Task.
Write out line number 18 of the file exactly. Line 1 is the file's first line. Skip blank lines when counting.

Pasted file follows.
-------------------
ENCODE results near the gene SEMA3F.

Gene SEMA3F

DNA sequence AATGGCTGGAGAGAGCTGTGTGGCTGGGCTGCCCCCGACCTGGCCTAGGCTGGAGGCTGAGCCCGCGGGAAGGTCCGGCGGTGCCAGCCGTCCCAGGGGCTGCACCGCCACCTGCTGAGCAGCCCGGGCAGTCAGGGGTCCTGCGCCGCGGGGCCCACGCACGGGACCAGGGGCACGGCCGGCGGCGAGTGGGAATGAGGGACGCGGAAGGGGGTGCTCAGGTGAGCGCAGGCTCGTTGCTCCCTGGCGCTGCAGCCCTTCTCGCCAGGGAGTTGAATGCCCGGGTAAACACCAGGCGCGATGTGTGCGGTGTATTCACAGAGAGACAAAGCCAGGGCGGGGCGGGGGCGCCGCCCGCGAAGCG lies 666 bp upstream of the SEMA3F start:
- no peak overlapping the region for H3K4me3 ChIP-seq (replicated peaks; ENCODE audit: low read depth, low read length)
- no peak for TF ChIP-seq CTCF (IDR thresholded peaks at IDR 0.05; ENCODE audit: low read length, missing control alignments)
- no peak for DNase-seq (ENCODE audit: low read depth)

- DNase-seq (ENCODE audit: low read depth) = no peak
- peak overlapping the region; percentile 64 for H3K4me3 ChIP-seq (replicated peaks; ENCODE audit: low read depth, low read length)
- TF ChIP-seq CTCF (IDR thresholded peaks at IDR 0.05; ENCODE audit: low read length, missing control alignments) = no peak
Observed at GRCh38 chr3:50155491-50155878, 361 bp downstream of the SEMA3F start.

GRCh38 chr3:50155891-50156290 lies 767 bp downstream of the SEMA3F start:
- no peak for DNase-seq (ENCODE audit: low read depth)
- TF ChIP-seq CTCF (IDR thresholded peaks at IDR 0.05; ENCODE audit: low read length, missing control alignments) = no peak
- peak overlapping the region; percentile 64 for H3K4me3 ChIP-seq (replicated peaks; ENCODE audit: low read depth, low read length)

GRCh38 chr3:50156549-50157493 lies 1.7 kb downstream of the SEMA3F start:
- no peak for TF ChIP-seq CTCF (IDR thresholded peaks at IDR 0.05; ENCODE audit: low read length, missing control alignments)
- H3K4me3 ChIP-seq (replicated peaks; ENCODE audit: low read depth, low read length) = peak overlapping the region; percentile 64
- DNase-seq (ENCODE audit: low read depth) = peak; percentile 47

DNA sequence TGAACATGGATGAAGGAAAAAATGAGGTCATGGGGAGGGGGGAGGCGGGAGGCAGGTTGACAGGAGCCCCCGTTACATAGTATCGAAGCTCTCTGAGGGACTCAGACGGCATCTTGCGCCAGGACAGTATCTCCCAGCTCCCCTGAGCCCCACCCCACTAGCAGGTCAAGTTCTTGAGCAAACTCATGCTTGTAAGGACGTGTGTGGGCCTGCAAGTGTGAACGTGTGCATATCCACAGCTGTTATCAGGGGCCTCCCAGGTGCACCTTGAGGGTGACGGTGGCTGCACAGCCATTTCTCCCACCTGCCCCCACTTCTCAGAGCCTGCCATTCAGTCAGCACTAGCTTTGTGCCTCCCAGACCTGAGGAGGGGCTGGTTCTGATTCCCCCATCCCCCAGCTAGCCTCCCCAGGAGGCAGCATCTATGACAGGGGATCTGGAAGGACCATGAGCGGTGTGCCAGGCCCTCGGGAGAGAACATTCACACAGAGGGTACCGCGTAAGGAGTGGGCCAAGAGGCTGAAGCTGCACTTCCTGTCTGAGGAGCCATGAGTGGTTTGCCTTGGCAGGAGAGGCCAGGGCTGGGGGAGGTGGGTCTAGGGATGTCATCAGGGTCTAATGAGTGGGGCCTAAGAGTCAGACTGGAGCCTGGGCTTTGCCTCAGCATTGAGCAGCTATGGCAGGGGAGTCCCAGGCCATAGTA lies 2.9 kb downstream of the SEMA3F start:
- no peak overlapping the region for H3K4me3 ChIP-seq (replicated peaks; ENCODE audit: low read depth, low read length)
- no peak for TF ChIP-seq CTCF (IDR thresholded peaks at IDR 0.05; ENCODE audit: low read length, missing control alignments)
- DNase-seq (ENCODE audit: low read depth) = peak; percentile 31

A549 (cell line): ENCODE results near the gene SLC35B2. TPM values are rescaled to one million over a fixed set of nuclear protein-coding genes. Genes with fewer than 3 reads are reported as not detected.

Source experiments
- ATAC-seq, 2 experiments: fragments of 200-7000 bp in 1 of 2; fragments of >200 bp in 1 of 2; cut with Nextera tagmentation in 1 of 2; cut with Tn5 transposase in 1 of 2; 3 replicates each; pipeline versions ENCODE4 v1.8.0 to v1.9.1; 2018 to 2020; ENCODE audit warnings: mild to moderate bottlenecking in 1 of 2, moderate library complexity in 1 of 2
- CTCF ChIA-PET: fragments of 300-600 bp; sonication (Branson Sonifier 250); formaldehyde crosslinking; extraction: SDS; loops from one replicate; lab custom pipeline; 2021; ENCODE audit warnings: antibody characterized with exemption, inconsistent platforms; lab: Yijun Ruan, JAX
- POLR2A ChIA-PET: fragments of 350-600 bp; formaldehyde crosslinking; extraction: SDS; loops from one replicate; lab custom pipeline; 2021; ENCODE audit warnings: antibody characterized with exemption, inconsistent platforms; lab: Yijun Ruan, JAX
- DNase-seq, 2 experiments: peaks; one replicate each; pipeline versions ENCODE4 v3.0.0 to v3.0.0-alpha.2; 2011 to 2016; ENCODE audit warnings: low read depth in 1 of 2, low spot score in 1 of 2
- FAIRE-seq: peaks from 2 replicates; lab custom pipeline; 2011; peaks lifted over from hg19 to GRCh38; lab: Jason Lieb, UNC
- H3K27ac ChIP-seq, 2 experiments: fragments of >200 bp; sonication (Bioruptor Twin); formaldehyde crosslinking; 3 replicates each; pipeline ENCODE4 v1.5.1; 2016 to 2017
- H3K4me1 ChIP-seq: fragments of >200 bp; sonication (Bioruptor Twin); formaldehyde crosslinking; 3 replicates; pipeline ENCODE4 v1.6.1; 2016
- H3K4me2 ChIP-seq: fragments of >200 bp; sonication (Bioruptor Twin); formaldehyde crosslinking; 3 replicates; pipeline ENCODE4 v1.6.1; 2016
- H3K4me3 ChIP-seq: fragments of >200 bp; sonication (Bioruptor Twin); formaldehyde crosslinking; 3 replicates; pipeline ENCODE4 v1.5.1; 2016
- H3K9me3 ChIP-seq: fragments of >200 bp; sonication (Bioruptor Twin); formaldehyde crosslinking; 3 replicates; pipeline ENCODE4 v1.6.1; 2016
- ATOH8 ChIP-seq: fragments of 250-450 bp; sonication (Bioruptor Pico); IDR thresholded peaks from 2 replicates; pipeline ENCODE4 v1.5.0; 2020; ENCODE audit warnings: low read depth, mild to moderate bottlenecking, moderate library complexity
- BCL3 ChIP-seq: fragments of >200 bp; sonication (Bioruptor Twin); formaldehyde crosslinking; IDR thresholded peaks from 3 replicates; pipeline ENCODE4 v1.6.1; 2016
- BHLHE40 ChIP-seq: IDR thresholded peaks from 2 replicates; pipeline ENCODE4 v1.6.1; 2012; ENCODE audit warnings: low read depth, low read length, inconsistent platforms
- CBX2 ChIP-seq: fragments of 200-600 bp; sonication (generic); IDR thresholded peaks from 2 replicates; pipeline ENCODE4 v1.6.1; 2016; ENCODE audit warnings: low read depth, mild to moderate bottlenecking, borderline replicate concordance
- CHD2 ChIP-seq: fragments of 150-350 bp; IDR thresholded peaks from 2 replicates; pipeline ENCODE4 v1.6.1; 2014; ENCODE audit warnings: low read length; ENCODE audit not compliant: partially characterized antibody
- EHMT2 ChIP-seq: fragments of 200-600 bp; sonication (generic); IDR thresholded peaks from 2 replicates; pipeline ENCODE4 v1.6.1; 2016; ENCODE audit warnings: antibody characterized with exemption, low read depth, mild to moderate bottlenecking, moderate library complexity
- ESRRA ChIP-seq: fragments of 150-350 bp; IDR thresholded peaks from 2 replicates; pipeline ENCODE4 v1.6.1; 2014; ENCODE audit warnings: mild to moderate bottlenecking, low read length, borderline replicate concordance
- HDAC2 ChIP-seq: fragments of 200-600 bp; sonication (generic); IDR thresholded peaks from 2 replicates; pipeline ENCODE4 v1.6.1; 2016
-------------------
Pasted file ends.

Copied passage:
- DNase-seq (ENCODE audit: low read depth) = peak; percentile 47